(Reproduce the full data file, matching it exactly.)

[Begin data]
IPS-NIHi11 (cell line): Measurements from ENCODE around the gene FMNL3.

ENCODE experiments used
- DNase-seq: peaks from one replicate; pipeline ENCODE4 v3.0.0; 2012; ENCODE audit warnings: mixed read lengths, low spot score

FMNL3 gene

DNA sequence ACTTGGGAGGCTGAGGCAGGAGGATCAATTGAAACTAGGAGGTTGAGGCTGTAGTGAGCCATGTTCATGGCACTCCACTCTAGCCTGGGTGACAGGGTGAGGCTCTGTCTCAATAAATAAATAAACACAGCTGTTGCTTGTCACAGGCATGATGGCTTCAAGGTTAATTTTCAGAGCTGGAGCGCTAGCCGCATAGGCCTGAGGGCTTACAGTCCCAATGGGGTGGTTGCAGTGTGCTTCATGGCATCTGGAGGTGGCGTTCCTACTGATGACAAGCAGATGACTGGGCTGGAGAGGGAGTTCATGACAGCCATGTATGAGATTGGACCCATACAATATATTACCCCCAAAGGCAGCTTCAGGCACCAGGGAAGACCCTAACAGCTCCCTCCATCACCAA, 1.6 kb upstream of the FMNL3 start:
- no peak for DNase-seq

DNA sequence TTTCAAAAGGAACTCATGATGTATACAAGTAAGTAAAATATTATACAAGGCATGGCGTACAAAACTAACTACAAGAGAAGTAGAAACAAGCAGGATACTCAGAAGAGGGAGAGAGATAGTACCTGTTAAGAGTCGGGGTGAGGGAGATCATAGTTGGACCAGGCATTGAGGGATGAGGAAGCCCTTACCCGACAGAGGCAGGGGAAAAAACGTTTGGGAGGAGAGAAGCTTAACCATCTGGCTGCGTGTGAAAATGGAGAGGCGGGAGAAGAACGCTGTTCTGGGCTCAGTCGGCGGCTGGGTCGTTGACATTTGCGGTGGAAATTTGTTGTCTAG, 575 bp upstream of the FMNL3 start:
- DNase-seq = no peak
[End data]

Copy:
IPS-NIHi11 (cell line): Measurements from ENCODE around the gene FMNL3.

ENCODE experiments used
- DNase-seq: peaks from one replicate; pipeline ENCODE4 v3.0.0; 2012; ENCODE audit warnings: mixed read lengths, low spot score

FMNL3 gene

DNA sequence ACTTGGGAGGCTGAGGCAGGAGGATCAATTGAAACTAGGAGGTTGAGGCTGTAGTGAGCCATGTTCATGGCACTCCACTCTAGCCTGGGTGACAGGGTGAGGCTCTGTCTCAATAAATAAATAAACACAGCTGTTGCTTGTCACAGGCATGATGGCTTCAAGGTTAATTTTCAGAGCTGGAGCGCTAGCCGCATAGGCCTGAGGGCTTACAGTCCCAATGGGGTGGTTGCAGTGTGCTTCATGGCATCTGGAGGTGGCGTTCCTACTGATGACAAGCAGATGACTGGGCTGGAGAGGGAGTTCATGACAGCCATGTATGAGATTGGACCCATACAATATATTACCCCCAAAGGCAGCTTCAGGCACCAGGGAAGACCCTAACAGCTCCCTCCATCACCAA, 1.6 kb upstream of the FMNL3 start:
- no peak for DNase-seq

DNA sequence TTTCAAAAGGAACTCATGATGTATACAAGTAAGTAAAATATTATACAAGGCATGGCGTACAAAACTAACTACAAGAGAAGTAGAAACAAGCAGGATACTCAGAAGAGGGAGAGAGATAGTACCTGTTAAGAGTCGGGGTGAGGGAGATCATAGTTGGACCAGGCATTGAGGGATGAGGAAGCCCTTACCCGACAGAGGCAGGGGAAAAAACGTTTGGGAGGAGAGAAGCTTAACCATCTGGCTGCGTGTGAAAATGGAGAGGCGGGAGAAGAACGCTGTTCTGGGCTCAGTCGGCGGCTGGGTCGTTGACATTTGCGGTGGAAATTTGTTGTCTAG, 575 bp upstream of the FMNL3 start:
- DNase-seq = no peak